More concrete solutions include parenting programmes that focus on family management and information dissemination regarding sexuality for female children. But to truly empower women to take an active part in their own uplifting, any such solution or programme will need to be inclusive and go to the root of the cultural aspects of gender discrimination.
Two examples of programmes or NGO's that seek to promote inclusiveness, self-reliance and empowerment among some of the most vulnerable, stigmatised and marginalized women in Swaziland are Swaziland for Positive Living (SWAPOL) and Swaziland Single Mothers Organisation (SWASMO). SWAPOL was formed in 2001 and is an organisation that provides counselling and education, and seeks to improve the living conditions of people who are affected by or infected with HIV in the rural areas, many of whom are women. SWASMO was formed in 2009 and is an organisation that promotes self-reliance and mobilises single-mothers and teenage mothers, mainly in the urban areas. Both organisations also seek to promote a more positive image of their target groups.
According to Siphiwe Hlophe from SWAPOL, one of Swaziland's most prominent AIDS-activists, women with AIDS are doubly discriminated against. “Women can’t even to go to the hospital without their husband’s consent. What is more, HIV positive women are often terribly cut off from their communities and families”.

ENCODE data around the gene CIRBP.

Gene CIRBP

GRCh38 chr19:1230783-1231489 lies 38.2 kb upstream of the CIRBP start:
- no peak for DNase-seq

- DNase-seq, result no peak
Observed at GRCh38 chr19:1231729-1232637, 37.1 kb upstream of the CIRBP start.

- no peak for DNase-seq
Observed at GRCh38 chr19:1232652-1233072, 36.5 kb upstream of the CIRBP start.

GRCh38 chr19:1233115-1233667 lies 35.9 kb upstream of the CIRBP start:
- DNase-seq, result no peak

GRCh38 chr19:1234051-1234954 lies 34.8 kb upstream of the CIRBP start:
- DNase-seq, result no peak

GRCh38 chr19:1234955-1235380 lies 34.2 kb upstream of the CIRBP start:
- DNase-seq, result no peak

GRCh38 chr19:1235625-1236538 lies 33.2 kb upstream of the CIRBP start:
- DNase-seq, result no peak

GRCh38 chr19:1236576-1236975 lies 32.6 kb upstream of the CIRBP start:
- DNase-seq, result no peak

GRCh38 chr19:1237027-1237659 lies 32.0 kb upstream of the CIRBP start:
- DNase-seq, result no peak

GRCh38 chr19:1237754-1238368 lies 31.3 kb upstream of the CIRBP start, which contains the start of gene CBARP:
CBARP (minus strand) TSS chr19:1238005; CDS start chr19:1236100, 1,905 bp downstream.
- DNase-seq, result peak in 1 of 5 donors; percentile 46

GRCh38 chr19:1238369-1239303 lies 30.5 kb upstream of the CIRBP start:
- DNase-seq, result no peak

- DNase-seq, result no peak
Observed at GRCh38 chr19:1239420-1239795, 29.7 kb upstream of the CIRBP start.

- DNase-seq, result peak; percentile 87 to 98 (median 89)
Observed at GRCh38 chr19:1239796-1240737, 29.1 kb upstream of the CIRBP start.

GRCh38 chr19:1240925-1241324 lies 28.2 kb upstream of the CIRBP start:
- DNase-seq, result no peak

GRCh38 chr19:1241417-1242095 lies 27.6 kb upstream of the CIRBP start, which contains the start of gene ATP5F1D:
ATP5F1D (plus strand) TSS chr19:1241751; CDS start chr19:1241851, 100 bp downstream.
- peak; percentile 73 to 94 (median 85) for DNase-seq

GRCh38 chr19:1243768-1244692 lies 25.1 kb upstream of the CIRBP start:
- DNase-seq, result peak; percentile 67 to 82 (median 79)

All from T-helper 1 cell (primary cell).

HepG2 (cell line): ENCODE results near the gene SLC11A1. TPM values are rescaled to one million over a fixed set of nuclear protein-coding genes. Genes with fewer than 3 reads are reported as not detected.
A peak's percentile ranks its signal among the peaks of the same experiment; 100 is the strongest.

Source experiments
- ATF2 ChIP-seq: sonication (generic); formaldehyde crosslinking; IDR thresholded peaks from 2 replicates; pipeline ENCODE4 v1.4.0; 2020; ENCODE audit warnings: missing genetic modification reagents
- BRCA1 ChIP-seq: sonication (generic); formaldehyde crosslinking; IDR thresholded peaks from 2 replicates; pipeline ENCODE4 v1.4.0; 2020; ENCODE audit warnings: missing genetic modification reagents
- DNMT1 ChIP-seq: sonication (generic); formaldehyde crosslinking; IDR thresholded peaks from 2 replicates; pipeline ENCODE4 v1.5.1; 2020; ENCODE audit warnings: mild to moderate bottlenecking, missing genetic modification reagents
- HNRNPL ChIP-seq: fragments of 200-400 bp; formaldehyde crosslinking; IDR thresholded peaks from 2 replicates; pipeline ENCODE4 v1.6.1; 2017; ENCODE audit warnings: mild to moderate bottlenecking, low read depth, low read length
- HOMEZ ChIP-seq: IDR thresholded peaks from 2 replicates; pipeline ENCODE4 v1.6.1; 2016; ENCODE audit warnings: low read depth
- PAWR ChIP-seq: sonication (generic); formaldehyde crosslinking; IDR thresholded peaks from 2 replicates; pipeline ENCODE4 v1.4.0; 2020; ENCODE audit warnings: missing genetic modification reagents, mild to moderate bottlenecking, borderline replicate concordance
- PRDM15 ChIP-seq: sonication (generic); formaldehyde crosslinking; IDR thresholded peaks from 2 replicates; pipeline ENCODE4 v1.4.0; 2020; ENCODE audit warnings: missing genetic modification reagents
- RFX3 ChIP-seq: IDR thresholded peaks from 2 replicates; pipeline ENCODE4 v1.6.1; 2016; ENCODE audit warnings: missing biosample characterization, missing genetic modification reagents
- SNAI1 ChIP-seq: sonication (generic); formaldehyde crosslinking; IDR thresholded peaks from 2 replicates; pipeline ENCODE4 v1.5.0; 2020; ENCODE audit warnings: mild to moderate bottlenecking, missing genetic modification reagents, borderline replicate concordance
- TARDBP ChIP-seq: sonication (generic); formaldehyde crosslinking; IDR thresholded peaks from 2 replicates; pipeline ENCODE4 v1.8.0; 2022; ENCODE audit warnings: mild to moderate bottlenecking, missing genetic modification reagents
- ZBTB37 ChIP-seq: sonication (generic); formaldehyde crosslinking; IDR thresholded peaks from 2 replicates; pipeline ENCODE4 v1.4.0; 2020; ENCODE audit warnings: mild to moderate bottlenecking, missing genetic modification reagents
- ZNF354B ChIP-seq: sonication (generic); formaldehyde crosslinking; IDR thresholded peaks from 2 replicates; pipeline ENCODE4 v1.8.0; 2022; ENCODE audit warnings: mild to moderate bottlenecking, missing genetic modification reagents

According to Beatrice Bitchong from SWASMO, single mothers and teenage mothers are particularly stigmatised and not at all respected in Swazi society. “The problem in mobilising them is that most of them have a fatalistic view of themselves and society and do not believe that life can be any different or better than it is presently”.
Finally, activism and demonstrations can show the ruling elite that women are to be taken serious, and any solution to the problem of discrimination against women must include an element of pressure and NGO involvement. Activism is also important to create a sense of empowerment and to remove the sense of being regarded as a permanent victim that must be “rescued” by others. Internationally, the women’s agenda has been very disproportionate, being most visible in the wealthier Western nations, and even here success has only come about as a result of massive pressure from women’s NGO’s and activists.
Even though many Swazi men frown upon women marchers and deem it “un-Swazi”, women’s organisations are taking to the streets and marching with increasing frequency. The demonstration against the extravagance of the royal family in 2008, organised by the Women’s Coalition of Swaziland and SWAPOL, and the (mainly female) textile workers demonstrations for better conditions, also in 2008, are significant examples of this. Another example of an organisation that is increasingly outspoken and reflective is the street vendors organisation, many of whom are widows, grandmothers and single mothers.
As we can see, the problems of women are not solely a gender-related issue but also a poverty- and rights-related issue. That such “women’s issues” are still mostly addressed by women is therefore problematic as violence and discrimination against women is not just an issue for women to contend themselves with, but an issue for all who wish to promote human rights.